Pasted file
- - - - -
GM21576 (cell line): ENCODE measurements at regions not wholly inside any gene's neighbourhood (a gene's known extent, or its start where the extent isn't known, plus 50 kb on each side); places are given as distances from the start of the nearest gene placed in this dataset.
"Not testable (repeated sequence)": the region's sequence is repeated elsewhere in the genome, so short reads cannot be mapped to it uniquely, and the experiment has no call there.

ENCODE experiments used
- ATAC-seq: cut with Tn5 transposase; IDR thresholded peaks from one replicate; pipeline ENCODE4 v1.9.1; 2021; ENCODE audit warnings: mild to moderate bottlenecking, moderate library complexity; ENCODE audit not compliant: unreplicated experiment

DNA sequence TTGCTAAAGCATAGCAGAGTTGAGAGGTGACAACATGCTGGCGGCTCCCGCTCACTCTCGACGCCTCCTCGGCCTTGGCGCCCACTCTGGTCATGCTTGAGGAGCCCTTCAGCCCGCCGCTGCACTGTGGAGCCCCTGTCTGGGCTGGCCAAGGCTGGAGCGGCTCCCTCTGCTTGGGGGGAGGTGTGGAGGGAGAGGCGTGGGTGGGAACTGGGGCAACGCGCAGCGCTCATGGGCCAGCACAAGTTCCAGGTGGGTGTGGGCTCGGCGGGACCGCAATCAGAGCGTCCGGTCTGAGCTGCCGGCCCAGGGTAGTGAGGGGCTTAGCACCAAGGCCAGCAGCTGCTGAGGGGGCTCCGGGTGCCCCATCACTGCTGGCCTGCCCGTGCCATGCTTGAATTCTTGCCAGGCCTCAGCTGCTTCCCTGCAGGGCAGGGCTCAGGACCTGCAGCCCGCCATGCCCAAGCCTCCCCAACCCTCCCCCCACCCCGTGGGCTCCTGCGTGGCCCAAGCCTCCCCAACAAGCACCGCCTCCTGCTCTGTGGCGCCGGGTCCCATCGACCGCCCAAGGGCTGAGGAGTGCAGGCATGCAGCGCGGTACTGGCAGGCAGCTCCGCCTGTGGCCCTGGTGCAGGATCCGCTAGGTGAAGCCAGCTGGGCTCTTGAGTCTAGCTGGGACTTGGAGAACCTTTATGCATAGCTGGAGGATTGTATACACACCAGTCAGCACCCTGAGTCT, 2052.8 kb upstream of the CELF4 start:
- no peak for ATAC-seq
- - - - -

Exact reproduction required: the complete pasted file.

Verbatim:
GM21576 (cell line): ENCODE measurements at regions not wholly inside any gene's neighbourhood (a gene's known extent, or its start where the extent isn't known, plus 50 kb on each side); places are given as distances from the start of the nearest gene placed in this dataset.
"Not testable (repeated sequence)": the region's sequence is repeated elsewhere in the genome, so short reads cannot be mapped to it uniquely, and the experiment has no call there.

ENCODE experiments used
- ATAC-seq: cut with Tn5 transposase; IDR thresholded peaks from one replicate; pipeline ENCODE4 v1.9.1; 2021; ENCODE audit warnings: mild to moderate bottlenecking, moderate library complexity; ENCODE audit not compliant: unreplicated experiment

DNA sequence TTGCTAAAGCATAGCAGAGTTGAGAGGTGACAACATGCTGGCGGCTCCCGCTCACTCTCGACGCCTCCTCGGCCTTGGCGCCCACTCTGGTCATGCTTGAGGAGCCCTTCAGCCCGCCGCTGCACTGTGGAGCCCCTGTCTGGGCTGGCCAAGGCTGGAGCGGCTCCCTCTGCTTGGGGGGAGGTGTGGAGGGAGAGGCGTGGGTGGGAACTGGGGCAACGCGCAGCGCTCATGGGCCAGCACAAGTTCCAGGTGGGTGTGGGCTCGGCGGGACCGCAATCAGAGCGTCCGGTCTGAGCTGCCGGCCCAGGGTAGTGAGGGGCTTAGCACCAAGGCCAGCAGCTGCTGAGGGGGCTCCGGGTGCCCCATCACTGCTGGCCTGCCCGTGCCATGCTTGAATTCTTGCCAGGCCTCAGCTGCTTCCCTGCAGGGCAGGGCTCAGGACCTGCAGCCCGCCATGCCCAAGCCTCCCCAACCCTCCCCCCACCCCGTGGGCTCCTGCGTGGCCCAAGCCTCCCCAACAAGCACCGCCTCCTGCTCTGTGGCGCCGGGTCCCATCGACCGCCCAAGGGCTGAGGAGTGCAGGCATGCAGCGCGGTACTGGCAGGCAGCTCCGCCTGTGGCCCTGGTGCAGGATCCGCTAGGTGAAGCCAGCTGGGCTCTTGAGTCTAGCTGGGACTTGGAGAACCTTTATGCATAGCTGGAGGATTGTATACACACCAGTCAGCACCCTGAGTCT, 2052.8 kb upstream of the CELF4 start:
- no peak for ATAC-seq